Breuer's Bohemia explores a vibrant period of midcentury modern design and culture as seen through the influential New England houses designed by Marcel Breuer for his circle of clients and friends.
The iconic twentieth-century architect Marcel Breuer was a prolific designer of residential architecture, which is often overshadowed by his early renown as a Bauhaus furniture maker and his large-scale projects. Breuer’s Bohemia surveys the houses he designed in Connecticut and Massachusetts from the 1950s through the ’70s, many of which were commissioned by a few culturally progressive clients—chiefly Rufus and Leslie Stillman and Andrew and Jamie Gagarin—who coalesced around him into a dynamic social circle. Included in this scene were prominent cultural figures such as Alexander Calder,
Arthur Miller, Francine du Plessix Gray, Philip Roth, and William Styron, and more, marking a unique intersection of postwar architecture, art, and letters.
The publication of Breuer’s Bohemia coincides with the feature-length documentary of the same name by author and filmmaker James Crump, exploring Breuer’s explosive residential practice on the East Coast. Through original research and interviews, the voices of principal characters from Breuer’s circle and notable figures from the field of architecture help tell the story of Breuer’s collaborations with his friends and clients, breathing new life into the history of the rich cultural atmosphere of which they all played a vital part.
Heavily illustrated with vintage and contemporary photographs as well as rarely seen archival materials, Breuer’s Bohemia is a unique glimpse of a twentieth-century milieu that produced an aesthetic, intellectual, and sometimes sybaritic community during a fertile period of American design and culture.
James Crump is a writer, director, and producer whose films include the documentary Spit Earth: Who Is Jordan Wolfson? (2020); Antonio Lopez 1970: Sex Fashion & Disco (2018), winner of the Metropolitan Grand Jury prize at the 2017 DOC NYC Film Festival; Troublemakers: The Story of Land Art (2016), which premiered at the New York Film Festival with the Wall Street Journal declaring that it "takes its place among the great art documentaries of the past half century"; and Black White + Gray: A Portrait of Sam Wagstaff and Robert Mapplethorpe (2007), which premiered at the Tribeca Film Festival.
An acclaimed art historian and curator, Crump is also the author, coauthor, and editor of numerous books and has published widely in the fields of modern and contemporary art. His critical texts have appeared in Art in America, Artforum, Archives of American Art Journal for the Smithsonian Museum, and Art Review, among other publications.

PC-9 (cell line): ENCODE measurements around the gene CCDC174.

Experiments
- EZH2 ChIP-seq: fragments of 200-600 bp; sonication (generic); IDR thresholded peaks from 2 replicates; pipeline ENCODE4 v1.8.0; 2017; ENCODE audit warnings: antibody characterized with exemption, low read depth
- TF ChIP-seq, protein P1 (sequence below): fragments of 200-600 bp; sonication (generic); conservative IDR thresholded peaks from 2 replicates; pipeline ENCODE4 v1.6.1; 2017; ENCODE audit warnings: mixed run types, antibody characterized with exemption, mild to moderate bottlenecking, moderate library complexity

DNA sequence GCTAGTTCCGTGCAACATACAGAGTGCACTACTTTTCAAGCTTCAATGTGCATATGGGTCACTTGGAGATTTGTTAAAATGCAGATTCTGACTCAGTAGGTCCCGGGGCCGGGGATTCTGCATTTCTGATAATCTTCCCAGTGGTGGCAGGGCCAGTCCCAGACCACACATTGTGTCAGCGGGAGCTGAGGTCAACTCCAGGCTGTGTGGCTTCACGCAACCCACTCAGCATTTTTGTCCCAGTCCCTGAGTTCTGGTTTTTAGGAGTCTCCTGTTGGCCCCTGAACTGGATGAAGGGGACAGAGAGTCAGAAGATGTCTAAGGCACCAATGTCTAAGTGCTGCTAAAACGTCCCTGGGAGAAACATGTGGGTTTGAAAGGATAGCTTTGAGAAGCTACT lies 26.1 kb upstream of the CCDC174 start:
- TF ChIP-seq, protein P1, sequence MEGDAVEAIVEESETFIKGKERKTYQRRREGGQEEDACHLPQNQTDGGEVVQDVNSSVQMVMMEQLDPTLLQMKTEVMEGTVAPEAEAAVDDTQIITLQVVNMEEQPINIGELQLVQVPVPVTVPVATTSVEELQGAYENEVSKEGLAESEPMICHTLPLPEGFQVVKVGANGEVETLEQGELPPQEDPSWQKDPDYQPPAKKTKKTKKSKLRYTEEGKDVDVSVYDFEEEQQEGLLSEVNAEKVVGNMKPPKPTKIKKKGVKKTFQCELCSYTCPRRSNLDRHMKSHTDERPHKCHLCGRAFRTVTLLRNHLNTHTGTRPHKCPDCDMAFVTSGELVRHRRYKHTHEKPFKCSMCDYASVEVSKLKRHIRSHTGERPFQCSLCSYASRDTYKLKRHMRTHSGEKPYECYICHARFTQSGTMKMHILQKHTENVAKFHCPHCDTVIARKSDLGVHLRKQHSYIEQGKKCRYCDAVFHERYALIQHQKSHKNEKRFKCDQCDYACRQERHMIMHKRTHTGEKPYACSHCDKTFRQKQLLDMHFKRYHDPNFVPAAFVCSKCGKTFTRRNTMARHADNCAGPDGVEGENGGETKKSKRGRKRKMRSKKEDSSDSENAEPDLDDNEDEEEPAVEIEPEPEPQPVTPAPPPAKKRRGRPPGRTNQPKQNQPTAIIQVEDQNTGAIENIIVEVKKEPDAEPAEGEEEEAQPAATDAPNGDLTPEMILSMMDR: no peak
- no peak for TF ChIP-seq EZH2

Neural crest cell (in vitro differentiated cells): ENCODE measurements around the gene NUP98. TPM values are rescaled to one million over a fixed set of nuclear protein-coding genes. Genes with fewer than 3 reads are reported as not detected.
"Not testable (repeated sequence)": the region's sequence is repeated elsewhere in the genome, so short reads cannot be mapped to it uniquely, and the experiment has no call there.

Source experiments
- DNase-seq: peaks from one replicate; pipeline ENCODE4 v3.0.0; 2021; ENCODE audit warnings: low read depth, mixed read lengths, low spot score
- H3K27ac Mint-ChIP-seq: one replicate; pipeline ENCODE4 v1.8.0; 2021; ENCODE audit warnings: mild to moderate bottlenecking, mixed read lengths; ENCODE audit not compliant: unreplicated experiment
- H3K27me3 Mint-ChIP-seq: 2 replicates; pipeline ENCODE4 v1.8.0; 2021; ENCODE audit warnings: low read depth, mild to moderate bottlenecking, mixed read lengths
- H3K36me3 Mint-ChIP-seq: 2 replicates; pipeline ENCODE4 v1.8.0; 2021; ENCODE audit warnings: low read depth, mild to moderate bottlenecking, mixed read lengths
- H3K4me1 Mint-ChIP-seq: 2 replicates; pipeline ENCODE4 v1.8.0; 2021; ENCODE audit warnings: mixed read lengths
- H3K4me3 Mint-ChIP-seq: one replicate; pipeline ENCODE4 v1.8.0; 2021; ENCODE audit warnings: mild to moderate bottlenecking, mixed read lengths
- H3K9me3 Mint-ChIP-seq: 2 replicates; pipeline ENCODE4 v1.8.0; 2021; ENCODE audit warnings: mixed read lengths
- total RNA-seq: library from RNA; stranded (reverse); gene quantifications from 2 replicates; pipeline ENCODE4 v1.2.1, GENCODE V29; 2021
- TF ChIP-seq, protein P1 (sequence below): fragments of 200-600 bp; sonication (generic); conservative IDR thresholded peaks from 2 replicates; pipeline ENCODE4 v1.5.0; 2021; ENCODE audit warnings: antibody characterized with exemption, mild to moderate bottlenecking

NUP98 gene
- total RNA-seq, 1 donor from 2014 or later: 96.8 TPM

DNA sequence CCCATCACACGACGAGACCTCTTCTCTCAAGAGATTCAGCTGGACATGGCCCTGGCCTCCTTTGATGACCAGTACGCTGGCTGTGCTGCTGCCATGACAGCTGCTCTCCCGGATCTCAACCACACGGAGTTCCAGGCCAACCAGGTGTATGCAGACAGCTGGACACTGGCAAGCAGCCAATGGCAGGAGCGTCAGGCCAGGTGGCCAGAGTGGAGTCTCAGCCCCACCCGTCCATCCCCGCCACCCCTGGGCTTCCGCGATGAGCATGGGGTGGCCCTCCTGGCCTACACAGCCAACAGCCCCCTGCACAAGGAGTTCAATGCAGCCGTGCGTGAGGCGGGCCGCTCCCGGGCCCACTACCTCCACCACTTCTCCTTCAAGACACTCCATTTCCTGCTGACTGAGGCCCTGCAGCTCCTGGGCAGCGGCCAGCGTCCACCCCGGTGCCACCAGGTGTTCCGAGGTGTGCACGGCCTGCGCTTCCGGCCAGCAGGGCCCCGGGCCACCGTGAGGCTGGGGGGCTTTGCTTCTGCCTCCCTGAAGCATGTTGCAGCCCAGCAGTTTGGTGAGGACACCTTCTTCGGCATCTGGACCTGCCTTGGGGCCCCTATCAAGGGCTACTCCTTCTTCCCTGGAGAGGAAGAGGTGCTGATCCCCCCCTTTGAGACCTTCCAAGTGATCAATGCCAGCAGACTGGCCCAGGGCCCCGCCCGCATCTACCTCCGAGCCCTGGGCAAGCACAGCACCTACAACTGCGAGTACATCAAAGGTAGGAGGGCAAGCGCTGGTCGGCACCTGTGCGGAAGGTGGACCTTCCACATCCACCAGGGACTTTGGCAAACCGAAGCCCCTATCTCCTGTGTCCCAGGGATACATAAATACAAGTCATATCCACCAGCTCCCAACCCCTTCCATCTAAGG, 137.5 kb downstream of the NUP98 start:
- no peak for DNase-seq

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"Breuer’s Bohemia, a substantial, handsomely executed volume. . . James Crump weaves a fascinating history of how private lives intersect with architecture, all the while clearly explaining what made these arresting structures so practical and appealing."
—Wall Street Journal
“Breuer’s Bohemia surveys an oft-overlooked corner of the Modernist’s oeuvre.”
“The image heavy Breuer’s Bohemia opens up a new dimension of the designer’s practice for those that are already familiar and those just getting started.”
“Takes an incisive look into the roiling cultural milieu in which Marcel Breuer crafted some of his most groundbreaking residential projects. It’s a tale of inspiration and decadence, rife with heavy drinking and free love, all set against a backdrop of leftist politics and social iconoclasm incubated in the seemingly staid suburban outposts of Connecticut and Massachusetts.”
“[A] must read.”
—Aspire Design and Home
“...covers the saga in print, with irresistible photos of an all-star cast and their louche New England idyll.”
“Breuer's Bohemia is an excellent, vivid documentation of a specific time and place.”
—A Daily Dose of Architecture
“Crump’s chronicle of Breuer’s more personal projects and entanglements . . . shed[s] light on what seems a hidden corner of his rich legacy. It also illuminates an interesting chapter of New England’s Modernist heritage.”
“The sense that permeates Breuer’s Bohemia— one perhaps unsurprising for a catalogue on the life and work of this influential Bauhausian-furniture maker turned residential architect — is a love of architecture. . . For readers who feel a similar love for the niche interests and wider aesthetics of midcentury Modern architecture, Breuer’s Bohemia is a treasure trove of imagery, letters, and media surrounding the interlocution between titans of the form, their patrons, and the impression they left on the landscape and the medium.”
“The book is rich in history and text, a true deep dive.”
—1stdibs Introspective Magazine
“A worthy addition to larger architecture collections.”